Editorial | Whom do you trust?

Editorial | Whom do you trust?

The unimpressive track record of the state's elected leadership can't help but play a big role in the fight over amending the Illinois Constitution.

The political back and forth on Gov. J.B. Pritzker's proposed progressive income tax amendment to the Illinois Constitution has begun in earnest.

Just as legislators are taking the initial steps toward putting this controversial proposal on the November 2020 ballot, proponents and opponents have gone into full spin mode over its alleged vices and virtues.

Television advertising, pro and con commentaries and debate in a variety of forums have become routine. By Election Day, appeals from both sides will border on the hysterical over a proposed constitutional amendment that would permit rising tax rates on rising levels of income, forever changing Illinois' tax landscape.

One side, led by Pritzker, opines that the amendment is a cure-all for Illinois' financial problems. The other contends just as vehemently that it represents another nail in the state's coffin, one that will harm the state's business climate by alienating job creators and killing jobs.

But there's another question hanging over this issue that surely will affect the voters' decision: Do the people of Illinois have enough trust in the state's political class to vote for such an open-ended proposal on state income taxes?

Pritzker and his acolytes promise to raise taxes only on the rich — those making more than $250,000 a year. But will they — and can they — when the rich represent such a small percentage of state taxpayers and the broad middle class is where the money is?

Further, by passing this amendment, what will Illinois taxpayers be signing up for — a rigid proposal that allows progressive tax rates on rising levels of income or a vague statement that permits legislators to impose multiple taxes on the same income?

The latter issue came up last week when Pritzker revealed the language for his proposed amendment.

His amendment reads: "The General Assembly shall provide by law for the rate or rates of any tax on or measured by income imposed by the state."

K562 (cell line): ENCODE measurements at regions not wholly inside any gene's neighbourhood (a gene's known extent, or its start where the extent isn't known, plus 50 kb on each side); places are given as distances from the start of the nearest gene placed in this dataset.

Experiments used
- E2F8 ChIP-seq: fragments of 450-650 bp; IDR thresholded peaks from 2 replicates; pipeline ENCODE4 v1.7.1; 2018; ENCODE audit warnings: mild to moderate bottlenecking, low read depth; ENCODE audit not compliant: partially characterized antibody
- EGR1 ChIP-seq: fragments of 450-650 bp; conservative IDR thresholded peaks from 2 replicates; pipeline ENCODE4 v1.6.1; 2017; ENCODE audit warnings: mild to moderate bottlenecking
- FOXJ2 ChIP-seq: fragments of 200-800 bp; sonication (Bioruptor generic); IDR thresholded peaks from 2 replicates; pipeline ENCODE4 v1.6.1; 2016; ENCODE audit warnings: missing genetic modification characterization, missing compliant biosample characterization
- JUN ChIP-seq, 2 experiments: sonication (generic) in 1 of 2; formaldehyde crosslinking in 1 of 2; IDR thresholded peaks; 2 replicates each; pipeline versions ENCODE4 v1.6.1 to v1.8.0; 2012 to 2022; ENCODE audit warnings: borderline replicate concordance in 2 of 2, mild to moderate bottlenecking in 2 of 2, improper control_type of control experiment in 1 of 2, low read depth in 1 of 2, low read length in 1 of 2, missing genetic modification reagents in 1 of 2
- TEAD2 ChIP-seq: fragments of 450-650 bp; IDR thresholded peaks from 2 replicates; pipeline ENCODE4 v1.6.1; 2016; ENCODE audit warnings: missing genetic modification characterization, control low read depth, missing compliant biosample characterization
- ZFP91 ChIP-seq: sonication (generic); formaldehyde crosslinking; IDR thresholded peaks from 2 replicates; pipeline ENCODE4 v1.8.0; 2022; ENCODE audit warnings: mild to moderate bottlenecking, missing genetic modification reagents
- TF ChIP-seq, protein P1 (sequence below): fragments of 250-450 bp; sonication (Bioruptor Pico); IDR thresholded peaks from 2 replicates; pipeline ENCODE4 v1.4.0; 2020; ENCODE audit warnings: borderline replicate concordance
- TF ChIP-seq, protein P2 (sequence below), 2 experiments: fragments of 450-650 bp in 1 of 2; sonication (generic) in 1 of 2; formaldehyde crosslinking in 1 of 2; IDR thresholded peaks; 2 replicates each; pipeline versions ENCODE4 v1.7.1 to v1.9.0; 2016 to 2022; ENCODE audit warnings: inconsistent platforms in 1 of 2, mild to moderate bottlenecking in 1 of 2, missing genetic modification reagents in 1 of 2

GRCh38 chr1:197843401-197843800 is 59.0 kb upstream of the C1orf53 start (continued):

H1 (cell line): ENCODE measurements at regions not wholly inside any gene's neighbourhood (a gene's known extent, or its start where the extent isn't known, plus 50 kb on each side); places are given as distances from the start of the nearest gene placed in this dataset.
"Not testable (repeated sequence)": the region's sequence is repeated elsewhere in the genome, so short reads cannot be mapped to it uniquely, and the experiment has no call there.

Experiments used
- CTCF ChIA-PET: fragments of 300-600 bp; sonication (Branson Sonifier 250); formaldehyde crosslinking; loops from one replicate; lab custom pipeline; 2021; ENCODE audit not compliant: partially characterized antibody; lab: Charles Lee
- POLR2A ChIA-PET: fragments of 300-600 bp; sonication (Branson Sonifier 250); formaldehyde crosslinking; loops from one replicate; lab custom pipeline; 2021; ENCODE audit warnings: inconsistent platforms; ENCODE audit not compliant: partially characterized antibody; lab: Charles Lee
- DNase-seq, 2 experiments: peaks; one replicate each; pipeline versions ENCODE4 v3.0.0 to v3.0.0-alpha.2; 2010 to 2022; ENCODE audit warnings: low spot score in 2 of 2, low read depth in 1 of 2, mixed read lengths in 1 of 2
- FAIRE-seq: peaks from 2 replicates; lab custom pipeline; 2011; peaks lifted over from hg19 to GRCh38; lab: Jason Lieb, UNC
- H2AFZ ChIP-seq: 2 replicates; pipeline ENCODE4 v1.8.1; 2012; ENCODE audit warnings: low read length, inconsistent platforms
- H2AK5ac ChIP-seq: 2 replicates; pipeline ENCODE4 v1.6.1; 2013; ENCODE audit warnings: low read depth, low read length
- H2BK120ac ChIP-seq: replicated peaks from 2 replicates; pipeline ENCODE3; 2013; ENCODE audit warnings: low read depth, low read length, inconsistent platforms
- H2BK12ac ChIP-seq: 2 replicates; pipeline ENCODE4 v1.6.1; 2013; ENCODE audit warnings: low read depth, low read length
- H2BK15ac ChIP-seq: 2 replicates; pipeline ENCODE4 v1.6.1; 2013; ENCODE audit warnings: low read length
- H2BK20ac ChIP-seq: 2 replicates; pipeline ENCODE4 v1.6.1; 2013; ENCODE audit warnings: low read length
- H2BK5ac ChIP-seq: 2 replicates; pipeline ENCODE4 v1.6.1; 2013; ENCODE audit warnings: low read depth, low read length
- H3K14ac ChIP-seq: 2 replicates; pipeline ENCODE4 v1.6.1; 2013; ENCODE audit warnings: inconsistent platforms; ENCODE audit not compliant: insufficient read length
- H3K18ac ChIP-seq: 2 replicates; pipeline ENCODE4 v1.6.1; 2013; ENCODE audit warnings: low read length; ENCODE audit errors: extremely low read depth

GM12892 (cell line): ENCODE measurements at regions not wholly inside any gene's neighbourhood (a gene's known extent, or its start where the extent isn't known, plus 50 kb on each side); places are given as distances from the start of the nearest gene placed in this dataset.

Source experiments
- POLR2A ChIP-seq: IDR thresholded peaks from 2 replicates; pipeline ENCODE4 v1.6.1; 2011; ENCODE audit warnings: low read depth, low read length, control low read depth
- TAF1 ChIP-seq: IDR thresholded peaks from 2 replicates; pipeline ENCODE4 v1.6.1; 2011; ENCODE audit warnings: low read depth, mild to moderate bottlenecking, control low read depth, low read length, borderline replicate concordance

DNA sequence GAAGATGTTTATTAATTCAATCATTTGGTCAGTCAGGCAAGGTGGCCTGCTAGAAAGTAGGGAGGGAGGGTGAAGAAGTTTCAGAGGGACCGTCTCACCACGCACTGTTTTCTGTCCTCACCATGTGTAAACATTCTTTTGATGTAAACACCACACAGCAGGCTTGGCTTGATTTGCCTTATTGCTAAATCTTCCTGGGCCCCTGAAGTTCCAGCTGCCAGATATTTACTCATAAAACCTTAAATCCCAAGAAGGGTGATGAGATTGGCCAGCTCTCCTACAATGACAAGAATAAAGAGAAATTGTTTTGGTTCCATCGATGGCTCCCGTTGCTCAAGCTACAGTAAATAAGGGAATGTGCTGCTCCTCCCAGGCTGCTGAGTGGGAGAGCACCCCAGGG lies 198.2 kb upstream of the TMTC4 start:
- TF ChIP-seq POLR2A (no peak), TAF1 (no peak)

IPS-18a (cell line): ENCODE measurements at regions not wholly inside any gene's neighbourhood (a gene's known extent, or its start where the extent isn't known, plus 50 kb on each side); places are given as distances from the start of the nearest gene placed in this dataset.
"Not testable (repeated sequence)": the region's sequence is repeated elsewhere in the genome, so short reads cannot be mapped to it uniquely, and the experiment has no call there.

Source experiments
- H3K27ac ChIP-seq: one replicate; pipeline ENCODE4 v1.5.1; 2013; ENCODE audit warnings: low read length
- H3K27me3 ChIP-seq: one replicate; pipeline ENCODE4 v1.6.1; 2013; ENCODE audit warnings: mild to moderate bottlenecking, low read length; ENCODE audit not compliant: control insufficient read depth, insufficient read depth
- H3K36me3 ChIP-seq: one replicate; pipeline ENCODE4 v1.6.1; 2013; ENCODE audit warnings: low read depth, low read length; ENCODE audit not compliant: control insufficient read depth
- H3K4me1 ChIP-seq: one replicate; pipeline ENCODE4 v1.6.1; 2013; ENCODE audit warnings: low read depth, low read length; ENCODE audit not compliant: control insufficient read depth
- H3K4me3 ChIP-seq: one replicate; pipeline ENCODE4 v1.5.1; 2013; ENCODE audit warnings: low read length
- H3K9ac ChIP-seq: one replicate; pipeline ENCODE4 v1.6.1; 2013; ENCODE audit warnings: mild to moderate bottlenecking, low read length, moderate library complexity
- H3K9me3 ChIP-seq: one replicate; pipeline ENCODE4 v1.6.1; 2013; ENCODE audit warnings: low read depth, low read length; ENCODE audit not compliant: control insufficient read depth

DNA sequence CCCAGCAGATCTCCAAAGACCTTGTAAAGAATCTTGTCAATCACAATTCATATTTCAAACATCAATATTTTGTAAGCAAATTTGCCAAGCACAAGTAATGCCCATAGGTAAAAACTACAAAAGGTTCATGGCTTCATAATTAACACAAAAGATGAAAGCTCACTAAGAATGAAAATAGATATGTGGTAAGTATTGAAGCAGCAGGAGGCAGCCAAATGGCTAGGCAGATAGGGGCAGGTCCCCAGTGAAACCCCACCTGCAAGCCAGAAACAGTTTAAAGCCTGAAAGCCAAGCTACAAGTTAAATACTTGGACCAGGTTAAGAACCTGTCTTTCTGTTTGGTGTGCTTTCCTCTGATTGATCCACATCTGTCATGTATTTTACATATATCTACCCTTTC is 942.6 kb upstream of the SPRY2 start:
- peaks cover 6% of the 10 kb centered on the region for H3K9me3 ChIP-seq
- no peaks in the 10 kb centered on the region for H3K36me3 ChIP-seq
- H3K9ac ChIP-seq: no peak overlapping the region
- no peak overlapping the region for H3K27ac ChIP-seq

It would replace the following language: "A tax on or measured by income shall be at a non-graduated rate. At any one time there may be no more than one such tax imposed by the state for state purposes on individuals and one such tax so imposed on corporations."

Eliminating the second sentence of the previous paragraph raises the prospect in some people's minds that the amendment would permit "taxation of certain kinds of income a second or third time."

"If somebody decides there's a need for another income-tax increase, I think it's going to look a lot like a 'special assessment for public safety.' It's going to be a 'special tax dedicated to education.' It's going to go under that guise," Illinois Chamber of Commerce President Tod Maisch told legislators.

State Sen. Don Harmon, one of the leading proponents of the progressive tax plan, rejected that interpretation. But his explanation was characterized by one Springfield commentator to be "clear as mud."

Besides, whatever Harmon says about the meaning of the amendment is irrelevant because courts interpret the meaning of legislation, primarily based on its language. So if this amendment eliminates language that prohibits multiple taxes on the same income, it's hardly unreasonable that the courts might interpret that excision as permitting multiple taxes on the same income.

Is someone trying to pull a fast one here under the guise of what's portrayed as a benign language change? That question goes straight to the heart of the trust issue.

Frankly, there's no reason why the people of Illinois should have any trust in the judgment or credibility of the state's elected leadership. It has shown itself over the past two decades to be, collectively, incompetent and untrustworthy.

If that sounds unduly harsh, consider the state of the state of Illinois. It's effectively a bankrupt shambles. Now, the same kinds of people who wrecked it are promising to solve the problems they caused with this tax hike proposal.

Perhaps they can and will do that. But they bear a heavy burden of proof.

Sections (2):Editorials, Opinion
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